- Heme iron is found in liver, lean steak, dark chicken meat, fish, oysters and salmon. It’s the real deal.
- Non-heme iron in foods such as eggs, fortified breakfast cereals, cooked spinach, lentils, cooked kidney beans, tofu and almonds is not as well-absorbed by the body.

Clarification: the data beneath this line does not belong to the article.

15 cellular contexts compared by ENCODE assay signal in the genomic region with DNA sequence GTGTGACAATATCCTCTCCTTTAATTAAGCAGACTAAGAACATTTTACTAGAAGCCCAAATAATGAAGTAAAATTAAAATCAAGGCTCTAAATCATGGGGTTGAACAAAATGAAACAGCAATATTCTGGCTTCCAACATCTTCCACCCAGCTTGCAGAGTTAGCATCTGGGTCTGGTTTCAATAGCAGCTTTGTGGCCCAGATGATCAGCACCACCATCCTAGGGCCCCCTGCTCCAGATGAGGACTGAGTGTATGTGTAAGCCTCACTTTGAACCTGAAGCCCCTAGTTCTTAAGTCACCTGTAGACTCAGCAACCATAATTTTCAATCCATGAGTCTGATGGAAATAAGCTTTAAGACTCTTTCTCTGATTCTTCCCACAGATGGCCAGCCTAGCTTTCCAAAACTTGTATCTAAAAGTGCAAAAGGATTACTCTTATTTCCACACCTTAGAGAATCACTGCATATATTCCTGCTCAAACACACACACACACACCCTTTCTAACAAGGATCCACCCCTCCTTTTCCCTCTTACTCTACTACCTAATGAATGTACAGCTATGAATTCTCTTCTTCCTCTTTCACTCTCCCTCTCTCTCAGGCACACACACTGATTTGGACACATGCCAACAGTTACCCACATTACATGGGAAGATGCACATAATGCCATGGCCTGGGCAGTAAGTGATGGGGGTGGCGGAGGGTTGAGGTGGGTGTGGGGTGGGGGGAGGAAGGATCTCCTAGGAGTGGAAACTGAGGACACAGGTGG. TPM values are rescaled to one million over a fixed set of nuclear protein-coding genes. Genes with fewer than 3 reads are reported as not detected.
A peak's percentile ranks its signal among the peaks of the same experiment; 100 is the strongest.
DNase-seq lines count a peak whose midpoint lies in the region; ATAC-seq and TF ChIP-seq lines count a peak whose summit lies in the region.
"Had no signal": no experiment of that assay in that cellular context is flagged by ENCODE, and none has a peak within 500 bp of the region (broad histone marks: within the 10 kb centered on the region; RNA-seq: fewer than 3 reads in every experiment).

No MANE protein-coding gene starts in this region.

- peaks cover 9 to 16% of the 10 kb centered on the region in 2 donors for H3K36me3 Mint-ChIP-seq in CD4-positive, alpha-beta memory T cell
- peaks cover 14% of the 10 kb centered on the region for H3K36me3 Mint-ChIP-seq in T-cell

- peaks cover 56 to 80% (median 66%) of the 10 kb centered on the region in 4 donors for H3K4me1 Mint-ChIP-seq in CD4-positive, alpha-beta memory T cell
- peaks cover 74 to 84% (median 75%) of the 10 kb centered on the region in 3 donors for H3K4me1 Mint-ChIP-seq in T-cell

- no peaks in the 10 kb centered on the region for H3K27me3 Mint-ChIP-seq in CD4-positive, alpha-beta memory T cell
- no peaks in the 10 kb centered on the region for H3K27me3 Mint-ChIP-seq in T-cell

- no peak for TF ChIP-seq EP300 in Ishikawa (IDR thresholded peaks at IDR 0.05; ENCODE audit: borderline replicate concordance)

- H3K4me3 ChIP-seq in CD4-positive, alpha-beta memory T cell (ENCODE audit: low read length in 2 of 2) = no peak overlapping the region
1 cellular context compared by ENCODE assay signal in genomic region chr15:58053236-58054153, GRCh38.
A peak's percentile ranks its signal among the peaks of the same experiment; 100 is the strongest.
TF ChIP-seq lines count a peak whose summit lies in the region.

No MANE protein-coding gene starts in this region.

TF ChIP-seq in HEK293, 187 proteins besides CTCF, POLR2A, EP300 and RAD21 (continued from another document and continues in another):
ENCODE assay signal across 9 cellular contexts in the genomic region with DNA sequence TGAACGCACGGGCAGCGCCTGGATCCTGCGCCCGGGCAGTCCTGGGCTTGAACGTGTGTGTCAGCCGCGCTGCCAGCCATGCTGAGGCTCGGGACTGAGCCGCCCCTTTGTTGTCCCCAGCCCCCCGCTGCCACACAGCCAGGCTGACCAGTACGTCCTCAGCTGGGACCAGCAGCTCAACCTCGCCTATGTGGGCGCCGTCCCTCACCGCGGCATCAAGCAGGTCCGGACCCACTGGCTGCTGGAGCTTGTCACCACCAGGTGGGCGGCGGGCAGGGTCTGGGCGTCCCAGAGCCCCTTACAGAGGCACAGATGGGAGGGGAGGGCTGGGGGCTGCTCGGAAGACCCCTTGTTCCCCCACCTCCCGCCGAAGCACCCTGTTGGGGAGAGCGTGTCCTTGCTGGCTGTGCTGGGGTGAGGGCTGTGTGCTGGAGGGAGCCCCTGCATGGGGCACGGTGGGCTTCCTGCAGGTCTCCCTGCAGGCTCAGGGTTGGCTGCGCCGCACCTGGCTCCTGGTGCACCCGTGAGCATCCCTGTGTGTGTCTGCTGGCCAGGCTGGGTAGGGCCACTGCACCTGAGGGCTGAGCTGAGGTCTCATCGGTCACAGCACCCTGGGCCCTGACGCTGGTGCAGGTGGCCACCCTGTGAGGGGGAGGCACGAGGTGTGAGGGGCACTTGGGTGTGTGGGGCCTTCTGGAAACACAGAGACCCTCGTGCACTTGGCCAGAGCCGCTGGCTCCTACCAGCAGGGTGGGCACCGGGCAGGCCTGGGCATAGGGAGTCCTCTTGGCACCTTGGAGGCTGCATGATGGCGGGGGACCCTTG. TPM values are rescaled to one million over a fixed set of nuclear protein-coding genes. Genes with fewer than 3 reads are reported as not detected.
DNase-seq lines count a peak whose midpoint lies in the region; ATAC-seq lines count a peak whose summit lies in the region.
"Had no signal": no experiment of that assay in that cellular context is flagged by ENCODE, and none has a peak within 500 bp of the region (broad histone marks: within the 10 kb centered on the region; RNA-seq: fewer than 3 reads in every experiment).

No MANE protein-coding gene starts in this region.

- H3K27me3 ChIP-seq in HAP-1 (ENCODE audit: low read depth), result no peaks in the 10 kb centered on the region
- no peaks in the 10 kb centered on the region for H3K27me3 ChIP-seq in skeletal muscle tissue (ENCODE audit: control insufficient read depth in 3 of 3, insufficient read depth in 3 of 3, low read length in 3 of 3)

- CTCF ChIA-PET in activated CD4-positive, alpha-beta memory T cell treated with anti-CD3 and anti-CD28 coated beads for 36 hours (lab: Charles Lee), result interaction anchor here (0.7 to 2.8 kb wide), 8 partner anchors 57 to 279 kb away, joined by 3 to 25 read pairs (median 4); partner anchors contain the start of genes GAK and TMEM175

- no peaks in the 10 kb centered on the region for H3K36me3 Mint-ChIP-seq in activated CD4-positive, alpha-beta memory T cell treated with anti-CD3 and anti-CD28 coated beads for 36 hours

Understanding how foods can help you recover quicker from your training /competition will help you to be the best that you can be, read on to discover the power of foods when used correctly Athletes so often think they need special foods or supplements to be able to maintain their fitness regime day in day out when in fact all they need to do is eat the same as non –athletes just a bit more. By knowing what foods the body needs to repair after training sessions, what foods the body needs to keep the energy levels up & the foods that keep the iron levels up & anti –oxidants levels up to rebuild the immune system. There is only so much food we can eat, so we must be picky about choosing foods with a high concentration of nutrients, and get them in the right balance. Let’s take a look at a simple week-long plan that focuses on the basic seven. Protein All athletes need more protein than the average person. A not-particularly-active man requires 0.8g of protein per kilogram of bodyweight, while a male power and strength athlete looking to bulk up may require as much as 2 grams per kilogram each day. An endurance athlete needs 1.2 to 1.4 grams of protein per kilogram. To make optimal use of this protein, it’s best to eat it in servings of no more than 30 grams at a time. The Dietitians Association of Australia (DAA) recommends an absolute limit of 200 grams per day, regardless of bodyweight and activity. Carbohydrates Eating too much protein can come at the expense of carbohydrates. Carbs have received an unnecessarily bad rap. For athletes, they are essential fuel and the building blocks to recovery. You don’t get the full benefit of proteins without the carbs." By adding complex & simple carbs into your daily diet will help your muscles restock with Glycogen Iron: Heavy training can often cause athletes (runners, especially) to run low on iron, which can often lead to tiredness and poor recovery. At its worst, you can develop anemia and be hit with cramps, headaches and shortness of breath. Many people go for the quick fix of an iron supplement, but these are often associated with side effects like nausea and heartburn or poor absorption, so it’s best to look to real food. There are two types of iron.